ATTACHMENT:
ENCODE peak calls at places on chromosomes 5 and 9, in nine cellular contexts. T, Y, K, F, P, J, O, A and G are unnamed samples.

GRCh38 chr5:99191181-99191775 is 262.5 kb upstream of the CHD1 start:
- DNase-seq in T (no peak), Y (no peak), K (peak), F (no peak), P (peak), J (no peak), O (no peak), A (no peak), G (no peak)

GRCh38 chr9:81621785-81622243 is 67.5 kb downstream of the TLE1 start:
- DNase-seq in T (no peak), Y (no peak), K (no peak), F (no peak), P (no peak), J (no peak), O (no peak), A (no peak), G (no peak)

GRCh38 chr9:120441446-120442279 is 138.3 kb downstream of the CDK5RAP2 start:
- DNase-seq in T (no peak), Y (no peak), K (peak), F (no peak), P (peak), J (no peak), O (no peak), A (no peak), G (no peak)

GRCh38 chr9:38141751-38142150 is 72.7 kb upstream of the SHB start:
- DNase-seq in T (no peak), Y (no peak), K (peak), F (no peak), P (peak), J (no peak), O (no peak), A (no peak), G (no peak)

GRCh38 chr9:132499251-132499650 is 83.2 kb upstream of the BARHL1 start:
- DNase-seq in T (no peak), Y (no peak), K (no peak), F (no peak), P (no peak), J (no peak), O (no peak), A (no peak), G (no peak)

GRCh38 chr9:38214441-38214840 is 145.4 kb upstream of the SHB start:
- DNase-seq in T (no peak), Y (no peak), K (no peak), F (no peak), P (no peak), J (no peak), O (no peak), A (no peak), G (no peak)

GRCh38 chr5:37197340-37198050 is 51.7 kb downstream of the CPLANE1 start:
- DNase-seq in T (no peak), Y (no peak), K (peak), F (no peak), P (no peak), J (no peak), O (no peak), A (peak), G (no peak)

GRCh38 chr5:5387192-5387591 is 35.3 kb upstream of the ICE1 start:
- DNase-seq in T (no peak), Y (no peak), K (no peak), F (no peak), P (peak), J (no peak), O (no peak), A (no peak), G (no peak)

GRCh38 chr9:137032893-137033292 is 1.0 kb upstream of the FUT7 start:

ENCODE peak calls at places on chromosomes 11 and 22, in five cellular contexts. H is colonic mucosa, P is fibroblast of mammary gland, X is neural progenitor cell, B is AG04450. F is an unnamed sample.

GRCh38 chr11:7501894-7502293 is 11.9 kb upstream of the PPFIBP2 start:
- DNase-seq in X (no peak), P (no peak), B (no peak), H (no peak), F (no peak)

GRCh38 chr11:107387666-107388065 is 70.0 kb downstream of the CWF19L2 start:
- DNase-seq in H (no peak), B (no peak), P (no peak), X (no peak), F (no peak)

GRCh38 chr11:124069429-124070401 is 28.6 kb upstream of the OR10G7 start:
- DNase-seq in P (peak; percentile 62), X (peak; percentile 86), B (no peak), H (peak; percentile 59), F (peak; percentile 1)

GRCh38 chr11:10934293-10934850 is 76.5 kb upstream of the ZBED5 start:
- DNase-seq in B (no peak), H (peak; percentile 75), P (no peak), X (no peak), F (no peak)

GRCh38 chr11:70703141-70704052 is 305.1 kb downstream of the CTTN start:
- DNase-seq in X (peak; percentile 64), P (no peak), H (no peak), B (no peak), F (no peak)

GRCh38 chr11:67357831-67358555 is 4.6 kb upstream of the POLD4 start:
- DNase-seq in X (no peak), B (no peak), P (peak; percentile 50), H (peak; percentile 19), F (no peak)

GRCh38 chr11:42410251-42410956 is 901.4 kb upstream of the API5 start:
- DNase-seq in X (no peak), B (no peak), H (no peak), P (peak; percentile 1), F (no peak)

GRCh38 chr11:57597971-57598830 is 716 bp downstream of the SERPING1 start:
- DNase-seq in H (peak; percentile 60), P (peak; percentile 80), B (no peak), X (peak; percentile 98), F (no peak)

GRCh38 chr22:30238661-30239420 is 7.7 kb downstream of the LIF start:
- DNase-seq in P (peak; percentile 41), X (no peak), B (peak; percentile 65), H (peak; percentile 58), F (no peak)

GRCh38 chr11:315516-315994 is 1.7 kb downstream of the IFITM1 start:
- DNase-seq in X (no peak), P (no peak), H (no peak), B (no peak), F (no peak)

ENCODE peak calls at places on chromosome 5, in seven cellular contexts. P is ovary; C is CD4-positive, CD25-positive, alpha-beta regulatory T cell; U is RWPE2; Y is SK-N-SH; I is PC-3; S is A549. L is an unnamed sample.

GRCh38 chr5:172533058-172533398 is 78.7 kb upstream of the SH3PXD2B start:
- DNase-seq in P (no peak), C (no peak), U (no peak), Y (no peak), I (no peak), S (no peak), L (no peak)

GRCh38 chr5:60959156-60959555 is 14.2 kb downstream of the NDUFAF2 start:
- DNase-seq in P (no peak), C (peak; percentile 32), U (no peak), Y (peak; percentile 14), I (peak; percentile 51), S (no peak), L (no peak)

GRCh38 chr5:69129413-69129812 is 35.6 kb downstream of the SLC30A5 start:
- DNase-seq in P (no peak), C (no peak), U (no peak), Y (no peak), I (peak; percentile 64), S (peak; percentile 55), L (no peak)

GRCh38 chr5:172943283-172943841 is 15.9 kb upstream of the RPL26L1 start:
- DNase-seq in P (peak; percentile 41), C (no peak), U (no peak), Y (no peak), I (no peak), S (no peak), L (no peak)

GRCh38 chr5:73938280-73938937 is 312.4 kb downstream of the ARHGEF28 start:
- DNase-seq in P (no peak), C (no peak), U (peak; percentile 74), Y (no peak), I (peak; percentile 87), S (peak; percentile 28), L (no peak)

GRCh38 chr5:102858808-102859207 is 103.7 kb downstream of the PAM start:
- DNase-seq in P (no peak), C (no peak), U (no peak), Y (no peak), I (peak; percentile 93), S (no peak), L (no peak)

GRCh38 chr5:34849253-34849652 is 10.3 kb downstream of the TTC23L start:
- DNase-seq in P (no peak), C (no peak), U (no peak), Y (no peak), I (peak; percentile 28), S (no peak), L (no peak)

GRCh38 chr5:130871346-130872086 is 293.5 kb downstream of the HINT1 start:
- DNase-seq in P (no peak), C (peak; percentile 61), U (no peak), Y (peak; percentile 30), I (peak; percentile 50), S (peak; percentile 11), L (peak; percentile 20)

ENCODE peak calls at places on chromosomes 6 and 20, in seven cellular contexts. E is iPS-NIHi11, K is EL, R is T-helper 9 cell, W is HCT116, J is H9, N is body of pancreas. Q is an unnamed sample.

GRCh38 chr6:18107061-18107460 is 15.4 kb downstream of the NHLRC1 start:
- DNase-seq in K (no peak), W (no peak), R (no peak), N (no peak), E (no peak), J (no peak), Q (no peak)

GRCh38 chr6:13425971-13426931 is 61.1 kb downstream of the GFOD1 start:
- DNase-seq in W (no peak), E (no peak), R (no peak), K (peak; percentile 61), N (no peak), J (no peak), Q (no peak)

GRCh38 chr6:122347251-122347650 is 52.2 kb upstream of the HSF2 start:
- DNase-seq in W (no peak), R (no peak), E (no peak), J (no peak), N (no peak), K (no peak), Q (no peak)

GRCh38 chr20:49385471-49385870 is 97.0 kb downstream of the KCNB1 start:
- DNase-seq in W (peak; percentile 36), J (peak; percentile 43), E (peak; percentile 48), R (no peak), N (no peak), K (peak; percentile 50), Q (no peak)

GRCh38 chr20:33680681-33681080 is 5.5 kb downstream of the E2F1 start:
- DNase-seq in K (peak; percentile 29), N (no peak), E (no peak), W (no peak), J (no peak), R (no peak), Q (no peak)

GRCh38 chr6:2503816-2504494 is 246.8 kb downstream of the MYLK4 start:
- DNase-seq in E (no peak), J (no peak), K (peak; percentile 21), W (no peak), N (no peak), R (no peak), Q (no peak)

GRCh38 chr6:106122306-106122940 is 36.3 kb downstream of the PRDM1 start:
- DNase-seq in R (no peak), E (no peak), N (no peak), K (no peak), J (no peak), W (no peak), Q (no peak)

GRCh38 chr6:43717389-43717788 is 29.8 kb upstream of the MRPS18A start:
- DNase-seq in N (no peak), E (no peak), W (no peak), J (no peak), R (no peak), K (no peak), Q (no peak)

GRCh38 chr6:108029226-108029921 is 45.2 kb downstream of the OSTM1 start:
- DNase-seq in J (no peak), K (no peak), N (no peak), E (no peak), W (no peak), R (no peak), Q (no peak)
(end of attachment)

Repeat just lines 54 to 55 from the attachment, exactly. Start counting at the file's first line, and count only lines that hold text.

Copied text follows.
- DNase-seq in P (no peak), C (no peak), U (no peak), Y (no peak), I (peak; percentile 28), S (no peak), L (no peak)

GRCh38 chr5:130871346-130872086 is 293.5 kb downstream of the HINT1 start: